Economic freedom and prosperity
There is also no question that there is a very strong relationship between economic and business freedom and prosperity. The pre-conditions for a thriving business economy are well known. They are peace, good governance (including respect of private property), freedom of contract, the effective enforcement of contracts through the courts, the rule of law, the absence of corruption, a regime in which businesses can establish freely and reasonably free trade. This list is not exhaustive and the different factors are linked. By and large, if these preconditions are present, there will be development and growth if they are not, there will not be.
There are lots of different indicators of economic and business freedom and related issues. Research has been undertaken using the data from the Fraser Institute Index, which is probably the most used by academics. This research found, for example, that, between 1980 and 2000, which was the crucial period when the development of previously poor countries really took off, the top twenty-four countries ranked by the quality of their legal systems had an average GDP per capita of $25,700 at the end of the period and average economic growth of 2.5 percent. The bottom twenty-one countries had an average income of $3,000 per capita and average economic growth of 0.33 percent.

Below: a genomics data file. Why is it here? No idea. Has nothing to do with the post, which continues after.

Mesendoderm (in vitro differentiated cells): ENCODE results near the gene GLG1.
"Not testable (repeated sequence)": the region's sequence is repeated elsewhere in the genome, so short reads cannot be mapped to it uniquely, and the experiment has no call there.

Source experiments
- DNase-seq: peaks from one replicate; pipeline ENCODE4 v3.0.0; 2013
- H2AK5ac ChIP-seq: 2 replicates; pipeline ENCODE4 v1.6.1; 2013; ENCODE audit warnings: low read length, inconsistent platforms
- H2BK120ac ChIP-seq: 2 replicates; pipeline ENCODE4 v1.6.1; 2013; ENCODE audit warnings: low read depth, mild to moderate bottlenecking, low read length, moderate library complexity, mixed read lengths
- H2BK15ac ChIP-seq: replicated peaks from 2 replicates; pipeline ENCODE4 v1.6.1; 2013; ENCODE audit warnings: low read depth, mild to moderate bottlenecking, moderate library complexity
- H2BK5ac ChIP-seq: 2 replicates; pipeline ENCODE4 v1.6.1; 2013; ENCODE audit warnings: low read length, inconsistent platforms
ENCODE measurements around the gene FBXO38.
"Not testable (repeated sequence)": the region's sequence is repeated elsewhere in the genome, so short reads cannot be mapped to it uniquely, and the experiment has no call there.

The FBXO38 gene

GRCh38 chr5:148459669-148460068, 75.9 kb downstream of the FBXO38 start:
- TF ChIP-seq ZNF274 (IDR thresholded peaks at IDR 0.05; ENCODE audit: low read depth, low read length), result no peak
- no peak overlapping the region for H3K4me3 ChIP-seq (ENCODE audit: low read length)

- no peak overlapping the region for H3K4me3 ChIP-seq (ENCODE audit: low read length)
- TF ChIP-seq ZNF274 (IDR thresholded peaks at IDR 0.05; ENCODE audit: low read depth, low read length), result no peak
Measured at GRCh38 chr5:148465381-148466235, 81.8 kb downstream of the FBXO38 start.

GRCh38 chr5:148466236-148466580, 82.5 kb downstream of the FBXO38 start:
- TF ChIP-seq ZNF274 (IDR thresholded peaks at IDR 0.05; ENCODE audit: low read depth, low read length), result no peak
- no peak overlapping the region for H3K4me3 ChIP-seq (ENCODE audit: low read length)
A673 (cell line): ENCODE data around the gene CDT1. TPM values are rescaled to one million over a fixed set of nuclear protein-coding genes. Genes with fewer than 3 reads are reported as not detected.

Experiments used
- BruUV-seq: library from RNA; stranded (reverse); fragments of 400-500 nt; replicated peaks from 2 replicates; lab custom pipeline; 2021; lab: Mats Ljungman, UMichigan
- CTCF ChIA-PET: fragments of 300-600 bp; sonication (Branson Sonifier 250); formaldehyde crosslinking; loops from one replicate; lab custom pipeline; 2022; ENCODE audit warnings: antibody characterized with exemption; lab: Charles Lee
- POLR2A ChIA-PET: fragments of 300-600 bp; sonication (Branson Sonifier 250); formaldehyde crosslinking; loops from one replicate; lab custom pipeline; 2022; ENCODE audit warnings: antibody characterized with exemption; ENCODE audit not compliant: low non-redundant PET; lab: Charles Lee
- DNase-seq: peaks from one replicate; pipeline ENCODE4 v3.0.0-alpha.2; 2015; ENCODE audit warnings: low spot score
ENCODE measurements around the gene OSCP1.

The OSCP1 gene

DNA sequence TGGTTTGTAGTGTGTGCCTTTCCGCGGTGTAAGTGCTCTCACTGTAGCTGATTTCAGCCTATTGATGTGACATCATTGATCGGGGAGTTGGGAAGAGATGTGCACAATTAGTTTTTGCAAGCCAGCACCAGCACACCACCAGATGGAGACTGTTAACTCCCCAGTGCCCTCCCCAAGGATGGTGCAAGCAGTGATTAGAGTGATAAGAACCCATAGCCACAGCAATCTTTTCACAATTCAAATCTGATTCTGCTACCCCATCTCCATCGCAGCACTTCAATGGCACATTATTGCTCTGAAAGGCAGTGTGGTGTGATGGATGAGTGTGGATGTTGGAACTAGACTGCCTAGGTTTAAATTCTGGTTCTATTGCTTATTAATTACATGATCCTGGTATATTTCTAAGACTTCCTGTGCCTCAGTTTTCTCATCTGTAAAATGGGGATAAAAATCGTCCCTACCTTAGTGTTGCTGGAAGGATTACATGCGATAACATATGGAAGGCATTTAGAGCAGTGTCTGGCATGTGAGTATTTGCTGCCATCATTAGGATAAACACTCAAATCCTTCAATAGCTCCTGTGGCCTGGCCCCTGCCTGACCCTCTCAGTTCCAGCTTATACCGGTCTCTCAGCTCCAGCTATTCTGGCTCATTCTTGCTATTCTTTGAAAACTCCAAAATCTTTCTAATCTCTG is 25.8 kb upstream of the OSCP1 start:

Development and a thriving business sector is impossible without the basic legal structures necessary for free economic activity. We have no idea in the West what life is like, for example, in a country such as Haiti, where it takes 97 days to establish a business and 312 days to register property. This means that unregistered businesses cannot enforce contracts except by violence; corruption is routine; employees of unregistered businesses do not have proper contracts; and so on. In general, when the preconditions for a free business economy do not exist, there is no only poverty, but conflict replaces co-operation.